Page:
Clive Barker’s The Thief of Always by Kris Oprisko & Gabriel Hernandez [Review]

10-year-old Harvey Swick is bored. Really, really bored. So when one day a strange man flies up to his bedroom widow, promising fun and adventure at the Holiday House, Harvey agrees to go with him.

At first things are great, he meets new friends and every day they get to enjoy the best parts of each season, sunny days, autumn leaves, trick & treating at Halloween and receiving any gift they want at Christmas.

But Harvey begins to suspect all is not as it seems in this perfect world he’s getting to live in, making plans to escape.

It’s then he discovers just what the price he’s had to pay, for these perfect days is…

10-year-old Harvey Swick is bored. Really, really bored. So when one day a strange man flies up to his bedroom widow, promising fun and adventure at the Holiday House, Harvey agrees to go with him.

At first things are great, he meets new friends and every day they get to enjoy the best parts of each season, sunny days, autumn leaves, trick & treating at Halloween and receiving any gift they want at Christmas.

But Harvey begins to suspect all is not as it seems in this perfect world he’s getting to live in, making plans to escape.

It’s then he discovers just what the price he’s had to pay, for these perfect days is…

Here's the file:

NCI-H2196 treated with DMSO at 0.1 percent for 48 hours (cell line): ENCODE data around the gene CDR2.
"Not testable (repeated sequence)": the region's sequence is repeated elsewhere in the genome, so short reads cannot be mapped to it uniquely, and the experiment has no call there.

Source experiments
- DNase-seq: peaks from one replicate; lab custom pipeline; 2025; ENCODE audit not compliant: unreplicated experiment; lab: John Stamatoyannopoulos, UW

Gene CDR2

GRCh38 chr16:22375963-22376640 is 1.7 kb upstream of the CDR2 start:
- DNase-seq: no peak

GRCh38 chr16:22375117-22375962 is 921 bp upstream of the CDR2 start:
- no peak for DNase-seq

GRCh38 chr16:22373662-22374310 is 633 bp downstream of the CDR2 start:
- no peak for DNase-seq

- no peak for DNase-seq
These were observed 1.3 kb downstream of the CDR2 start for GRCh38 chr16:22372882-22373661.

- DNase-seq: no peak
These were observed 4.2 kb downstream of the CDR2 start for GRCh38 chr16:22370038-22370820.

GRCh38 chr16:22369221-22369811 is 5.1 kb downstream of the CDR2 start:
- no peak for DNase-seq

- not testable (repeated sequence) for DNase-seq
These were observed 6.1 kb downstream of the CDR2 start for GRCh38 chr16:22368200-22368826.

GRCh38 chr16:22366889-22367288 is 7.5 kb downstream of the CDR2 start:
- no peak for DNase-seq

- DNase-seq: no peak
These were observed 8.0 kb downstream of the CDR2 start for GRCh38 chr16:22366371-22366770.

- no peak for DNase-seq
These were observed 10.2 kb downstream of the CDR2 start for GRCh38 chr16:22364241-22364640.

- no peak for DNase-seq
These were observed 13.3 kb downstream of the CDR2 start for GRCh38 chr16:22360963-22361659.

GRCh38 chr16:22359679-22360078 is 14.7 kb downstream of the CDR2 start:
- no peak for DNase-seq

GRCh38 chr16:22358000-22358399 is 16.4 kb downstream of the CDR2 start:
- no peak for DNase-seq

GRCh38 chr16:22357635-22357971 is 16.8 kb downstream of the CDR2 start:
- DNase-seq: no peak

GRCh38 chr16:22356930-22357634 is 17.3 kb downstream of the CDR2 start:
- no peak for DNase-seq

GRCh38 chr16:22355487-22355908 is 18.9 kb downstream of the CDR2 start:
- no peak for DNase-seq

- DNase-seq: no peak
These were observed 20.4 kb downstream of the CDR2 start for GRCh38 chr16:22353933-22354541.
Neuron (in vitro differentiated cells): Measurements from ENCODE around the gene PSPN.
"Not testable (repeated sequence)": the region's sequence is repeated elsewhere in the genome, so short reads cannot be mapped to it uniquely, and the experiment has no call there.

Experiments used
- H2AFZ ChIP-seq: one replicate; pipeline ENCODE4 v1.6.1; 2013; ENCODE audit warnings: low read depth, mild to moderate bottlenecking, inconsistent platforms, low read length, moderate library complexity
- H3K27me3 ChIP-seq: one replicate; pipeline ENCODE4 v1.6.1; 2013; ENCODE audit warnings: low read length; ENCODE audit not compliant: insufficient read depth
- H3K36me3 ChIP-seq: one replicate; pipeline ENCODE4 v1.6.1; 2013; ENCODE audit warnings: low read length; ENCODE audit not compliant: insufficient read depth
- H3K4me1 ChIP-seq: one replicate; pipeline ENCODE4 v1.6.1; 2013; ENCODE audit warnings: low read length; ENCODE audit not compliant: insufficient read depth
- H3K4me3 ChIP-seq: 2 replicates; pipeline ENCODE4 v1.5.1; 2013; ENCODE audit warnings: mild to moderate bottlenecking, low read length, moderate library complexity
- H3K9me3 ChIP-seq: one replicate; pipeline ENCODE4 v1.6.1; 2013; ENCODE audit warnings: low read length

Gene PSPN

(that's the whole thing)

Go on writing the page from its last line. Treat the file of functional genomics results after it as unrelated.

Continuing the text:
A fun deliciously creepy read. I’d really like to grab a copy on the book of which this is based, as I’d love to see the friendship between Harvey, Wendel & Lisa develop properly, as that was one side of this graphic novel that didn’t quite work. Yes, there is a connection there, but the format of the novel didn’t allow the time needed to really do it justice.

That said, I thought story telling was pretty tight, and worked well, but like the friendship between the three kids, I was left wanting more detail. The artwork however was perfect, wonderfully muted colours, even the bright utopian first few days, feel perfectly at home with the dark and creepy later pages.

It was unintended but when I finished this one I realised that both The Thief of Time and my previous GN read, The Dead Boy Detectives, both centred on futility of preserving those brief moments of childhood for ever and instead making the most of the time we have. I feel this one, just about made a better job of it.

Enjoyable, but would have been even better if it had been slightly longer and given more time to fully tell its story.

Buy: Clive Barker’s The Thief of Always

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